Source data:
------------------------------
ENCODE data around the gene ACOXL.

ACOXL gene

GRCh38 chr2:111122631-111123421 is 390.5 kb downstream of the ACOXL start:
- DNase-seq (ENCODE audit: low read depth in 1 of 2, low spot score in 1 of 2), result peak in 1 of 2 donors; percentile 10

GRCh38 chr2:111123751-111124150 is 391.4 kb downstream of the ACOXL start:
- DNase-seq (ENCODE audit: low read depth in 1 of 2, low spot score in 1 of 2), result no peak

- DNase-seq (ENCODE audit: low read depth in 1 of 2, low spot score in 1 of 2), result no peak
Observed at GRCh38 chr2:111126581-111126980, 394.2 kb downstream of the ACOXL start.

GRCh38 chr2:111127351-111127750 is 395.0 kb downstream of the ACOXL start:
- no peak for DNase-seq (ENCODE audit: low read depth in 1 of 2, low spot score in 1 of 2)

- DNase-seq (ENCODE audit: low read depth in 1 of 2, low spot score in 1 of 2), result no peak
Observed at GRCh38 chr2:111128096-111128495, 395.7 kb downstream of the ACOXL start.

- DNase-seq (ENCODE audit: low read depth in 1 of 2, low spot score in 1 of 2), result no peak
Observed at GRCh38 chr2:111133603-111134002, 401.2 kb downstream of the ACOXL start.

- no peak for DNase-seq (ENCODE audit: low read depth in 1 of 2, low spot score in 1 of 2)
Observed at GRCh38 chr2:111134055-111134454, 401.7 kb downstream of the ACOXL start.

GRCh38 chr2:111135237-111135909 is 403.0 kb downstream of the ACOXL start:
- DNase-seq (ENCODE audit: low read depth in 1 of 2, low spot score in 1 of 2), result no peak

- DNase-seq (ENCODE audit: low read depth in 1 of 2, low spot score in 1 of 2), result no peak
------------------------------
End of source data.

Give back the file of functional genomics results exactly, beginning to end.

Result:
ENCODE data around the gene ACOXL.

ACOXL gene

GRCh38 chr2:111122631-111123421 is 390.5 kb downstream of the ACOXL start:
- DNase-seq (ENCODE audit: low read depth in 1 of 2, low spot score in 1 of 2), result peak in 1 of 2 donors; percentile 10

GRCh38 chr2:111123751-111124150 is 391.4 kb downstream of the ACOXL start:
- DNase-seq (ENCODE audit: low read depth in 1 of 2, low spot score in 1 of 2), result no peak

- DNase-seq (ENCODE audit: low read depth in 1 of 2, low spot score in 1 of 2), result no peak
Observed at GRCh38 chr2:111126581-111126980, 394.2 kb downstream of the ACOXL start.

GRCh38 chr2:111127351-111127750 is 395.0 kb downstream of the ACOXL start:
- no peak for DNase-seq (ENCODE audit: low read depth in 1 of 2, low spot score in 1 of 2)

- DNase-seq (ENCODE audit: low read depth in 1 of 2, low spot score in 1 of 2), result no peak
Observed at GRCh38 chr2:111128096-111128495, 395.7 kb downstream of the ACOXL start.

- DNase-seq (ENCODE audit: low read depth in 1 of 2, low spot score in 1 of 2), result no peak
Observed at GRCh38 chr2:111133603-111134002, 401.2 kb downstream of the ACOXL start.

- no peak for DNase-seq (ENCODE audit: low read depth in 1 of 2, low spot score in 1 of 2)
Observed at GRCh38 chr2:111134055-111134454, 401.7 kb downstream of the ACOXL start.

GRCh38 chr2:111135237-111135909 is 403.0 kb downstream of the ACOXL start:
- DNase-seq (ENCODE audit: low read depth in 1 of 2, low spot score in 1 of 2), result no peak

- DNase-seq (ENCODE audit: low read depth in 1 of 2, low spot score in 1 of 2), result no peak